For-Profit Colleges May Lose Cal Grant Eligibility
SACRAMENTO (CBS / AP) — Many for-profit career colleges could lose their eligibility for California higher-education grants under new rules proposed as part of legislation to close the state’s massive budget deficit.
The measure would bar schools with high student loan default rates from being eligible for the state’s Cal Grants financial aid program, according to Mark Hedlund, a spokesman for Senate President Pro Tem Darrell Steinberg.
The proposal aims to save the state money and “protect students from graduating from institutions with excessive loan debt that they’re not able to pay off,” Hedlund said. It’s expected to save the state an estimated $24 million annually.
The measure would also require all students who receive Cal Grants to be re-evaluated for eligibility each year. Currently they only need to qualify when they start college.
A legislative committee adopted the rules this week as part of a budget deal to address California’s nearly $27 billion deficit. The full Legislature is expected to vote on the budget package soon.
“This proposal will strengthen the Cal Grants program, decrease costs for the state and improve outcomes for students,” said Debbie Cochrane, a program director at the Institute for College Access and Success, an Oakland-based advocacy group.
Under the proposed rules, the student aid commission would determine which colleges are eligible for Cal Grants by using a “student default risk index.” The index would take into account the percentage of a college’s students who take out loans and the share of those borrowers who default during the repayment period.
Currently, for-profit colleges receive about $94 million of the roughly $1 billion in Cal Grants the state distributes each year, Hedlund said.
The measure would affect the country’s biggest for-profit institutions of higher education, including the University of Phoenix, DeVry University, Corinthian Colleges, ITT Educational Services and Kaplan Colleges.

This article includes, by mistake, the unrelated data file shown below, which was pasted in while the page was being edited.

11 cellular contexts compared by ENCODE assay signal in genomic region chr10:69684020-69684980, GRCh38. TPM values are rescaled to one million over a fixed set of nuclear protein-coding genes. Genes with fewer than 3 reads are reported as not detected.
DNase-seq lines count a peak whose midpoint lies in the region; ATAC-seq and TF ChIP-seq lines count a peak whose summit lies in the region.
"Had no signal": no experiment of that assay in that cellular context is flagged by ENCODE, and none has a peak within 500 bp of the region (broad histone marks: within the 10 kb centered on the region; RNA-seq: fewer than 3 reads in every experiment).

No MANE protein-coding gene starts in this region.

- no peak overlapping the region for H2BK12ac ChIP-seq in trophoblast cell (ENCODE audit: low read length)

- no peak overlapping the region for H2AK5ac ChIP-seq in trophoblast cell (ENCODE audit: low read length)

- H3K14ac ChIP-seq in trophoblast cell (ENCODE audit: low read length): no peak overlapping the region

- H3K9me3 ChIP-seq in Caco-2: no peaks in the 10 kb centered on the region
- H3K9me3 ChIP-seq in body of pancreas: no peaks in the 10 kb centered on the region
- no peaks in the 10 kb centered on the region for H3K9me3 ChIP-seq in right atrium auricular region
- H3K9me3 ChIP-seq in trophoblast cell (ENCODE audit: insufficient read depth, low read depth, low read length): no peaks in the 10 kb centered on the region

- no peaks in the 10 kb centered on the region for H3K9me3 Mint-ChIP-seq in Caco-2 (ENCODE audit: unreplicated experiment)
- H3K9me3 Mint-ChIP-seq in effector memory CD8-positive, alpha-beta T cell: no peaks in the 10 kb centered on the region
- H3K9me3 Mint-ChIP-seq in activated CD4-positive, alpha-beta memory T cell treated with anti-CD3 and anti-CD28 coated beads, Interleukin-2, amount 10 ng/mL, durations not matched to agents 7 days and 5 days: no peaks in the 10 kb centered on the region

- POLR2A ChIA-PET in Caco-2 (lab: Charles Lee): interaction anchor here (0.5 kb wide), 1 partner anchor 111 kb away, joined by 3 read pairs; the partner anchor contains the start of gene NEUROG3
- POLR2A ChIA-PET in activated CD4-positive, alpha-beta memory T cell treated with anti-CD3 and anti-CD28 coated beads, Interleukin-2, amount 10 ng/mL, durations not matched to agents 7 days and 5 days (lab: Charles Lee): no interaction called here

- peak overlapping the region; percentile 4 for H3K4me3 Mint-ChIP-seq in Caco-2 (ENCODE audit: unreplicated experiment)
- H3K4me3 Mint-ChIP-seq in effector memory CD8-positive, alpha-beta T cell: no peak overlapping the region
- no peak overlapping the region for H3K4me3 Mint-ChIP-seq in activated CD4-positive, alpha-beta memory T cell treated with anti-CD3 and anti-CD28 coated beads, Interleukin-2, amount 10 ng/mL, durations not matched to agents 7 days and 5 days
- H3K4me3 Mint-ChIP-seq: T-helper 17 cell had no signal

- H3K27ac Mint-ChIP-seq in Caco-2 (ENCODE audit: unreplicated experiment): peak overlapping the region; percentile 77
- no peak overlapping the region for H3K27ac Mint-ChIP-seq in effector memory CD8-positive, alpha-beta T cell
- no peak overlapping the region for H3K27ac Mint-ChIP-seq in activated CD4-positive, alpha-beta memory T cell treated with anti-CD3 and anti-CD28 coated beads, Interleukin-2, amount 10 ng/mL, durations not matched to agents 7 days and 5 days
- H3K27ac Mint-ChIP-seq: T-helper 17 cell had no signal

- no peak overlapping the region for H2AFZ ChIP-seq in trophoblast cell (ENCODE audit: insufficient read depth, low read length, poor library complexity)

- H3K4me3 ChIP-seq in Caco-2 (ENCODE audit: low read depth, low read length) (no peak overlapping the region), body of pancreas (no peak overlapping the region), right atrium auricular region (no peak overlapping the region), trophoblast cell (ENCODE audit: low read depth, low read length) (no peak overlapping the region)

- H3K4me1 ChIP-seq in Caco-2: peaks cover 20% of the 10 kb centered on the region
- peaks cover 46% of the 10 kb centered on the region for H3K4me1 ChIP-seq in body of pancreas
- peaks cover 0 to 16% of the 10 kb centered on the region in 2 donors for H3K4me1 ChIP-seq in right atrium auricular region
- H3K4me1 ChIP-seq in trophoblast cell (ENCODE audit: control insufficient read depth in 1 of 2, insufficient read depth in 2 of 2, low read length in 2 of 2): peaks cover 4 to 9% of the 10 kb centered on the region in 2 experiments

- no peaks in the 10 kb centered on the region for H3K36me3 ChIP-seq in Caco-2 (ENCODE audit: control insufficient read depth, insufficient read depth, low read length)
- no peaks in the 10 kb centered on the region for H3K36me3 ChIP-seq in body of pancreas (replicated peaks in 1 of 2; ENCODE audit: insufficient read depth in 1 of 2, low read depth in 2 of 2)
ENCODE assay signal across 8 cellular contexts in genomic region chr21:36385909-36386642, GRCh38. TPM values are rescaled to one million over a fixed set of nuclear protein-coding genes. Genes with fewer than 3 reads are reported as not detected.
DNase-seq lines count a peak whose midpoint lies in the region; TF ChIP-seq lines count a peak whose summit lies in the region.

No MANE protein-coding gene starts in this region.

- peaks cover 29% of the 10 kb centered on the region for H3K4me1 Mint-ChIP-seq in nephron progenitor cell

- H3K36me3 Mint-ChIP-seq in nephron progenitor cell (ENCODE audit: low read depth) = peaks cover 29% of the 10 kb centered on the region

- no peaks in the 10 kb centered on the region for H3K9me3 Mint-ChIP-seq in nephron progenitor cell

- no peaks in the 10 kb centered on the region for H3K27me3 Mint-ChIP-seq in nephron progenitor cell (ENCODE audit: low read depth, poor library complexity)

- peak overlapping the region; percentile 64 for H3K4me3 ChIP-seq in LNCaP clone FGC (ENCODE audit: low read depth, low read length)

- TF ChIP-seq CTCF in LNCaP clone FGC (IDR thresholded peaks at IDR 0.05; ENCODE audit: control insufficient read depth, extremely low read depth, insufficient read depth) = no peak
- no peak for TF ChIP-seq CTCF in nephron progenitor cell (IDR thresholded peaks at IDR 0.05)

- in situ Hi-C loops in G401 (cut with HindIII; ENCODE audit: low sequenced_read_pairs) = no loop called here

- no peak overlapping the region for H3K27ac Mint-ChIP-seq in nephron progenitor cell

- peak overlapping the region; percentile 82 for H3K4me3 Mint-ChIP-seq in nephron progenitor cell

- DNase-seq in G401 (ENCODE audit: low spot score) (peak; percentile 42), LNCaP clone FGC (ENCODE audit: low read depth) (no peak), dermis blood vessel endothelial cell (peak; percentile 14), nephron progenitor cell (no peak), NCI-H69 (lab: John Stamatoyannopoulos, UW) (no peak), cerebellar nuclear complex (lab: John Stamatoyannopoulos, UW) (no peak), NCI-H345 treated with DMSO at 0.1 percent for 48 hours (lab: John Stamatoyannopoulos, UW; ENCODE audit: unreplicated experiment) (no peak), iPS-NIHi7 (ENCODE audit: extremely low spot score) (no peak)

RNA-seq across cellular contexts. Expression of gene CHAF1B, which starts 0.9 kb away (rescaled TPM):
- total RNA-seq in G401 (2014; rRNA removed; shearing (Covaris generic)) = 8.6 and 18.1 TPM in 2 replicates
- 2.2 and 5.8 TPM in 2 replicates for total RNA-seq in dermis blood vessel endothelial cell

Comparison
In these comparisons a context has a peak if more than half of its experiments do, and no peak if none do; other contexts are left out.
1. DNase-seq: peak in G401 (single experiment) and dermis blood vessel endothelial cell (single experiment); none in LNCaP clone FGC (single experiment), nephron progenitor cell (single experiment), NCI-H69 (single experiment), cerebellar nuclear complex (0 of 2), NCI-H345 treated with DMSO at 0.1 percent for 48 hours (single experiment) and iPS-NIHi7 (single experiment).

Opponents say the proposal discriminates against the nontraditional students who attend for-profit schools, many of whom are low-income, minority and working Americans as well as military veterans.
“This proposal effectively targets low-income students, making their likelihood of educational and career success that much more difficult, while stripping them of the educational choice,” said Laura Brown, president of the California Coalition of Accredited Career Schools.
The higher loan default rates at many career colleges reflect the schools’ demographic makeup not their educational quality, Brown said.
The Cal Grants program currently offers awards up to $9,703 to students at for-profit colleges, compared with $1,551 for community college students, $4,884 for California State University students and $11,124 for University of California students, according to the student aid commission.
In recent years, for-profit colleges have come under scrutiny for aggressive recruiting tactics, low graduation rates and high student loan default rates that indicate that graduates are not finding jobs that pay enough for them to repay their loans.
The U.S. Department of Education is preparing new rules that would link eligibility for federal student aid programs to a college’s loan default rates.
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